Achieving Lofty Goals
William Phillips was born in rural Mississippi USA in 1939. He became interested in plants when very young and at age 15 constructed his first pond, complete with lotus, waterlilies, and fish. As a result of his inquisitive nature and insatiable desire to learn, William went on to medical school after college.
After only one semester, William was hospitalized with viral myocarditis. When doctors said he wouldn’t live longer than two years, the college wouldn’t let him continue. William contacted another medical school. He was admitted and later graduated at age 24. After more graduate work, Dr. Phillips became assistant director at the Memphis Health Department. There he developed a protocol for treating typhoid carriers and designed a research project that helped promote the nurse practitioner concept.
In 1974 William retired from medicine because of increased heart problems. Tropical plants have been the recipients of his focused attention ever since. To say the heart transplant he had in 1996 gave him a new perspective on life is only partially true. It also reinforced his existing determination and perseverance to learn everything he could about waterlilies. Instead of thinking about disabilities, William learned how to harness new tools for his explorations, the most fascinating of which was the computer. The contacts and knowledge provided by the Internet opened new horizons. It was through these connections that he met waterlily collectors and enthusiasts from around the world. Soon he was exchanging seeds. His extraordinary patience enabled him to grow the finicky waterlilies from Australia. That led to his help with saving N. ‘Andre Leu’ and re-establishing it in the Australian wild. Soon he had an affinity for the giganteas and he still experiments to better understand their growing conditions, to teach others how to grow them, and to make them available to a wider audience. He regularly supplies Australian waterlilies to several botanical gardens. For decades William has been extremely generous and sponsored the studies of numerous students, instilling in many a love of plants and aquatics. He has tirelessly helped them with career planning, whether it involv ed aquatics, medicine, or anything in between. As a result of his efforts, he has broadened the horizons of many others.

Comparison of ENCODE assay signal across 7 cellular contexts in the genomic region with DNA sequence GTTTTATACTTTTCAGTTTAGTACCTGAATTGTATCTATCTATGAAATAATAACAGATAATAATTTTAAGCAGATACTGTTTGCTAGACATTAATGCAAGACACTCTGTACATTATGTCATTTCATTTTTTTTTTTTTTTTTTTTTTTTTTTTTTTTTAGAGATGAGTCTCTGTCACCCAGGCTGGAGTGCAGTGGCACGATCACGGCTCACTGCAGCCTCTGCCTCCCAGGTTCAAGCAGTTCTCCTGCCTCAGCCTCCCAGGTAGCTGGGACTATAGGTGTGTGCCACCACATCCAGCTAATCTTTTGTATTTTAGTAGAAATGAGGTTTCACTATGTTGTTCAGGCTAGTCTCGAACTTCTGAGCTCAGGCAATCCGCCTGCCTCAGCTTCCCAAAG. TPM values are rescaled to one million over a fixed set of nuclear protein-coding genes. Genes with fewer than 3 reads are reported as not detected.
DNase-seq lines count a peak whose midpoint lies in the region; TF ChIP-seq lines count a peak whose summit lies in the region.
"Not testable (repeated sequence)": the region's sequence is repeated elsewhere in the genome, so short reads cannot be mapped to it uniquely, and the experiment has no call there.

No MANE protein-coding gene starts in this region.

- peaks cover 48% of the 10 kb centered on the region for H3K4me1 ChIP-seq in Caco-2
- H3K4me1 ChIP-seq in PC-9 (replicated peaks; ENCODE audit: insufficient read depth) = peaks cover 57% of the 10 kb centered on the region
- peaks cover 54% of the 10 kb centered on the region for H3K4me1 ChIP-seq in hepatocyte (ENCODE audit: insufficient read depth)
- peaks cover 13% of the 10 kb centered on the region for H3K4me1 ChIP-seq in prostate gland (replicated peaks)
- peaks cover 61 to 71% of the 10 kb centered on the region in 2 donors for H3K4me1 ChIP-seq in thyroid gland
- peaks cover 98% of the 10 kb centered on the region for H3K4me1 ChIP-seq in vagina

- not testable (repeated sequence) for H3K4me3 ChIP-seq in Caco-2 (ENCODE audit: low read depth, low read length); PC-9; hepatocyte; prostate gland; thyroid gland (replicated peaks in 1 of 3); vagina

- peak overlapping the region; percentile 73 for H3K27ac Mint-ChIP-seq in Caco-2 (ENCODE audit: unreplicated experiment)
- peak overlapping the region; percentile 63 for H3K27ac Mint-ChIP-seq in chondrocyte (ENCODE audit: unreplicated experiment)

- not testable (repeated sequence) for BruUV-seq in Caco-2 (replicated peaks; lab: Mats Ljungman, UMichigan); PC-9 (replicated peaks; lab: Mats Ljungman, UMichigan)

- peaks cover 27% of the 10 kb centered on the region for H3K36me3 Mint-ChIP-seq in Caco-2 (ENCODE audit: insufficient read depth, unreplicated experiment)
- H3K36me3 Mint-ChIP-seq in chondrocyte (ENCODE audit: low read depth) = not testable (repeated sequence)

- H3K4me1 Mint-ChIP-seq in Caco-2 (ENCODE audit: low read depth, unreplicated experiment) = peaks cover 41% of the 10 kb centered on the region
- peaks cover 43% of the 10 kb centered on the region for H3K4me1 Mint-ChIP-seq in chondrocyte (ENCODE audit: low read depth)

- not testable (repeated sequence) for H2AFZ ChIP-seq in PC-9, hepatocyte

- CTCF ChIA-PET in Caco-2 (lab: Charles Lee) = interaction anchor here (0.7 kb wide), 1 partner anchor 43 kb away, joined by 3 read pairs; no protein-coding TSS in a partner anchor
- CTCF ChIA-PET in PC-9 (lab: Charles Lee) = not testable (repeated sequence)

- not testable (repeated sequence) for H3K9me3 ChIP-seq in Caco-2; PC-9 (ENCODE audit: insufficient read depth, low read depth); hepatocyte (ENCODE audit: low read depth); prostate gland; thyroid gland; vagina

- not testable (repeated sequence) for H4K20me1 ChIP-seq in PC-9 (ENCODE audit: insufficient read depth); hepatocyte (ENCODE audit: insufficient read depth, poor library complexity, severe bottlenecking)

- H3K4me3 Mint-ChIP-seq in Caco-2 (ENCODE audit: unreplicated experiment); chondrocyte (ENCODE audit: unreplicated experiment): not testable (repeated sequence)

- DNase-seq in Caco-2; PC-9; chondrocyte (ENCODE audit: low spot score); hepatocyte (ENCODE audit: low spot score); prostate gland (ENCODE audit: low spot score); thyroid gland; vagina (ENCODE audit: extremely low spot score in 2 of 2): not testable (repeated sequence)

Accomplishing the Impossible
Long ago William learned he shouldn’t take no for an answer and should try things that others rule out. This philosophy resulted in an historic outcome – a cross between two Nymphaea subgenera. For 150 years countless hybridizers failed in this quest, thought to be impossible. That didn’t deter William; the challenge was perfect for his analytical mind and exceptional patience. He succeeded where others failed. The cross of the two subgenera waterlilies was confirmed by DNA. It was reported on by William and Dr. Don Les in the April 2004 issue of HortScience. (See article on page 5.) William has patience and perseverance for all that he does, including growing and hybridizing waterlilies. While many people think what cannot be, William constantly focuses on what can be. That is the perfect complement to his scientific and analytical approach to things, even if it uses unorthodox methods. As a result we now have both William Phillips, the man, and ‘William Phillips’, the intersubgeneric waterlily.
Read about Nymphaea “William Phillips” in the Water Garden Journal Vol. 19-4